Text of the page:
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Idiopathic intracranial hypertension (IIH) is characterised by disturbed cerebrospinal fluid (CSF) hydrodynamics of unknown aetiology.1 Diagnosis requires evidence of an elevated CSF pressure above 20–25 cm H2O during lumbar puncture (LP).1 However, no consensus exists concerning what constitutes the upper limit of normal CSF pressure for different age groups. Therefore, current criteria may inappropriately exclude some children from the diagnosis of IIH and delay the start of treatment.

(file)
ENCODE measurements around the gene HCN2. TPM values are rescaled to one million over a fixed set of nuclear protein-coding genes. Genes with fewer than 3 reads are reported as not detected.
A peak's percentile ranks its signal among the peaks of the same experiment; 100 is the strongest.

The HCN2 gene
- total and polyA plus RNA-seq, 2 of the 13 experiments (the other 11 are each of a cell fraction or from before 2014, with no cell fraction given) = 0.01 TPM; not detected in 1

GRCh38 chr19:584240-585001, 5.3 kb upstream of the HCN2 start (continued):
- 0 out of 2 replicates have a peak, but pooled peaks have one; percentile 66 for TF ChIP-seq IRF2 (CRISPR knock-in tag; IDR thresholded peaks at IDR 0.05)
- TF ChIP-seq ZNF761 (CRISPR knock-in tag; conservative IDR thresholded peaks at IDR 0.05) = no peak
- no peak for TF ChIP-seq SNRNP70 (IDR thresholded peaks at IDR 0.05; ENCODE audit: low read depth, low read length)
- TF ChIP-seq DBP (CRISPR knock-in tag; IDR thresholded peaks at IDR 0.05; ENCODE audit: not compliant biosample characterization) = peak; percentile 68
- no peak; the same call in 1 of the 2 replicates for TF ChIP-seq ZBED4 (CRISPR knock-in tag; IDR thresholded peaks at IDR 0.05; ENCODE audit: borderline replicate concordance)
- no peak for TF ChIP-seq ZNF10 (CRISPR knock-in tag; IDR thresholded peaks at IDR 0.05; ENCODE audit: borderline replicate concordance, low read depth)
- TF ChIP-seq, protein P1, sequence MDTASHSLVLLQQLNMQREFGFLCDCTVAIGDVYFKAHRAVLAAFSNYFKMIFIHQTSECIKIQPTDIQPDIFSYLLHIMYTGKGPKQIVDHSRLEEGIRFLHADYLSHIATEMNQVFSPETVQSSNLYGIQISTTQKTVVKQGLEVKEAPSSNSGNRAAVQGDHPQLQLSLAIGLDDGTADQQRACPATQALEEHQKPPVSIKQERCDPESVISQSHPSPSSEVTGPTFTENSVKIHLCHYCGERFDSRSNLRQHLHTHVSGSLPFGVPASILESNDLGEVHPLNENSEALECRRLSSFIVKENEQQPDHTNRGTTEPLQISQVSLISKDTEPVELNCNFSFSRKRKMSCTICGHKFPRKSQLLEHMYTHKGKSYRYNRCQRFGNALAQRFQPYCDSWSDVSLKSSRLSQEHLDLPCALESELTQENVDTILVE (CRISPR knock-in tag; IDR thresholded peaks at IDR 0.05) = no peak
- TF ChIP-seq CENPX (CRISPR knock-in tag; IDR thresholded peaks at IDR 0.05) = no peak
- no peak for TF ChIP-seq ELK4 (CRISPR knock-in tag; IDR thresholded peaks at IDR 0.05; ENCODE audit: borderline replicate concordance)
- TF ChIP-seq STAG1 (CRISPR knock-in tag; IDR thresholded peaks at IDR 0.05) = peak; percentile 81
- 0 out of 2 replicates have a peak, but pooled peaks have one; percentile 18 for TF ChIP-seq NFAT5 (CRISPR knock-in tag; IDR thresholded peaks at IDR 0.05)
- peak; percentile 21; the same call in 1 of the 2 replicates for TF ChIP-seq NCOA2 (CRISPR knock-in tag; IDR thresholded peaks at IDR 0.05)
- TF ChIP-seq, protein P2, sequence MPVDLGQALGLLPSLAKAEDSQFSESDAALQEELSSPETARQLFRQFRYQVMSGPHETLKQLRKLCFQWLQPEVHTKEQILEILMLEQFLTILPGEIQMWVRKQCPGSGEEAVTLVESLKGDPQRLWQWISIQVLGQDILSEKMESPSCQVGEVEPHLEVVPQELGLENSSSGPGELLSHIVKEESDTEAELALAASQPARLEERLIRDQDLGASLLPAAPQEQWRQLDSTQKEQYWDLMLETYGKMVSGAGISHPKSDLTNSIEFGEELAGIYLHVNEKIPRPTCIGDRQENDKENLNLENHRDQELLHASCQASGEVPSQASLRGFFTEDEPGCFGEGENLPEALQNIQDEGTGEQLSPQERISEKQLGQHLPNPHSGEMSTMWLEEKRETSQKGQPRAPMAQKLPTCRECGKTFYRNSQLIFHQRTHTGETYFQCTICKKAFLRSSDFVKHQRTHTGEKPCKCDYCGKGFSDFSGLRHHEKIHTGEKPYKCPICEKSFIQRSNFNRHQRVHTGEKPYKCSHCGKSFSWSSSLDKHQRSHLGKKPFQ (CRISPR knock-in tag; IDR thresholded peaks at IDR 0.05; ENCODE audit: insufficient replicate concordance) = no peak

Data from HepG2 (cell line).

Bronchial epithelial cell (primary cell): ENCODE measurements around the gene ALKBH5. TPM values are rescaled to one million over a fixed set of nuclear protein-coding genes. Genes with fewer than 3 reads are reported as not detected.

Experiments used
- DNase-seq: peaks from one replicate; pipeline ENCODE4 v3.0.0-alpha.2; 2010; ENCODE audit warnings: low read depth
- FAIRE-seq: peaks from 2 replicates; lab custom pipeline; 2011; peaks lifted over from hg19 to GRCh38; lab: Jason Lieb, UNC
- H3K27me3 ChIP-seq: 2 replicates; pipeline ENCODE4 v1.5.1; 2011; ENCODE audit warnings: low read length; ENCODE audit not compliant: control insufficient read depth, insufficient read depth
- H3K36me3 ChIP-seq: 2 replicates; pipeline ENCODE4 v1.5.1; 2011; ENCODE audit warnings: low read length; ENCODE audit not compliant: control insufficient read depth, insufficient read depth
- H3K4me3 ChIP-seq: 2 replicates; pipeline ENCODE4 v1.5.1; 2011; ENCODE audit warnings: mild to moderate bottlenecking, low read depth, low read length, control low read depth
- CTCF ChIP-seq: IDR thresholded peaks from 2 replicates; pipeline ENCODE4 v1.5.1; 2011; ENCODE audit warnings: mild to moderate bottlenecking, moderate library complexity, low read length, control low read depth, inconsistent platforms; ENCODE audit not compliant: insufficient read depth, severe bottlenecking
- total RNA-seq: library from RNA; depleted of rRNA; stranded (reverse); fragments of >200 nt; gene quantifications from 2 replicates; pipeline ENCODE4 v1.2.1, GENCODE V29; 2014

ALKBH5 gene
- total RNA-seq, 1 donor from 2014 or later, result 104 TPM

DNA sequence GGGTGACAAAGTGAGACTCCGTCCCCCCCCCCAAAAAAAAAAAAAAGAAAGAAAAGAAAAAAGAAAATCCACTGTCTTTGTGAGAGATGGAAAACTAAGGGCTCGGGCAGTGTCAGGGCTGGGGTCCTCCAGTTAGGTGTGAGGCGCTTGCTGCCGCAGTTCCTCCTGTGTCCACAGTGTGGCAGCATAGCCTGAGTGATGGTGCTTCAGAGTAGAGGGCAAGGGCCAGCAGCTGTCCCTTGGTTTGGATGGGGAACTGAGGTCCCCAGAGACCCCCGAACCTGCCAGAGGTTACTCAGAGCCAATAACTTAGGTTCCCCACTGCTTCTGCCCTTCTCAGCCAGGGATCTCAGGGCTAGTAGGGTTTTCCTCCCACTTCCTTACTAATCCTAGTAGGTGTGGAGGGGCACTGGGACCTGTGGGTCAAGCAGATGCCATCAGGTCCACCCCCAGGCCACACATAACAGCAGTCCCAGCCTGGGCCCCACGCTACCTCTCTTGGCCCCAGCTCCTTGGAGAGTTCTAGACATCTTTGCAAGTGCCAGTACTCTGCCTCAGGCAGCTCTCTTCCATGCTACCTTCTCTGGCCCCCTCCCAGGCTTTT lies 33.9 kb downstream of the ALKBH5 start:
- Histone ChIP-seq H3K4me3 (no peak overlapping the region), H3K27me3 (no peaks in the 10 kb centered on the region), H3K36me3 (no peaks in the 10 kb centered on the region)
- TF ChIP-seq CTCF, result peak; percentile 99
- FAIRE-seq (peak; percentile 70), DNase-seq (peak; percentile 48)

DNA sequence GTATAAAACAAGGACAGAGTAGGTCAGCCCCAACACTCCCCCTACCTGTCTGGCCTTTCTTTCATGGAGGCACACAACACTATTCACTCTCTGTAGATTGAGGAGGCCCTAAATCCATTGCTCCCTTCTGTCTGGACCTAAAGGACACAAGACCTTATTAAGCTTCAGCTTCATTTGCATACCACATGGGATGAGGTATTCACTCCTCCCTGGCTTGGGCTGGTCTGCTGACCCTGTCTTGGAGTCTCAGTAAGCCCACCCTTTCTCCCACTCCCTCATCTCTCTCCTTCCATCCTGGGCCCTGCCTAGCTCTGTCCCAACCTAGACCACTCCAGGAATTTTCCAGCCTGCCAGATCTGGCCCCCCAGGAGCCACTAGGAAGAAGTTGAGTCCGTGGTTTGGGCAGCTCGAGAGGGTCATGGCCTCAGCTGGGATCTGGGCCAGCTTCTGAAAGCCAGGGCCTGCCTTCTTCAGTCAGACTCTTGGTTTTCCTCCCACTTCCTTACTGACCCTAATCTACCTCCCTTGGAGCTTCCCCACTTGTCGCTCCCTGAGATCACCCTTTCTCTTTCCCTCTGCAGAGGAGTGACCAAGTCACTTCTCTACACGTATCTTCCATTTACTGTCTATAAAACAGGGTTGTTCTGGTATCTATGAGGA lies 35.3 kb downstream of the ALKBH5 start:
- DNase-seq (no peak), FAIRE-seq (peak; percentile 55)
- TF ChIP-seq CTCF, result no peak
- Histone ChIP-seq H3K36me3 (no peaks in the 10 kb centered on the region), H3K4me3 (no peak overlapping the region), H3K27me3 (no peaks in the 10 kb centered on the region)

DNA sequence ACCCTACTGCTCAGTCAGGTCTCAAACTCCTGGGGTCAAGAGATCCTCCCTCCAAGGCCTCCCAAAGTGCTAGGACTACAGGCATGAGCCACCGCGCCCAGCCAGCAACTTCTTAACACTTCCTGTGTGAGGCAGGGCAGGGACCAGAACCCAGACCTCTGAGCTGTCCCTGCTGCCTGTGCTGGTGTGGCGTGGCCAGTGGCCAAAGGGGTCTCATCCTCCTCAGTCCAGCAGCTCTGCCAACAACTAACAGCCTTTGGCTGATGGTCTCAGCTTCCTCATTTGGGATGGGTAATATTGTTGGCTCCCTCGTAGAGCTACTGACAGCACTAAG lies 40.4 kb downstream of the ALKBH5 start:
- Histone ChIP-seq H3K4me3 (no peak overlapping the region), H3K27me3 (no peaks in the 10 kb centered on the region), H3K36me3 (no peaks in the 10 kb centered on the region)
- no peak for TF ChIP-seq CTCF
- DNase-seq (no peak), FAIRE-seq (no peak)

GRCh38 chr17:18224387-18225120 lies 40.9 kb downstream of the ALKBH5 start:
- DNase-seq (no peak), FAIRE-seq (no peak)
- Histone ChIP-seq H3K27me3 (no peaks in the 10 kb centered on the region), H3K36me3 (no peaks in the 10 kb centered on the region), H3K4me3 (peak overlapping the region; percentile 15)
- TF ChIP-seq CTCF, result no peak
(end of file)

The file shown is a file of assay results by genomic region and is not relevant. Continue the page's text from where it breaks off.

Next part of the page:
We prospectively followed 25 children with suspected IIH who were referred to our hospital since 2004. LP with measurement of CSF opening pressure was performed with patients in the lateral decubitus position. In non-cooperative children, moderately deep propofol sedation was used. For a diagnosis of IIH, Friedman criteria had to be completely satisfied.1
In our cohort, three boys (aged 5 years and 4 months, 7 years and 1 month, and 10 years and …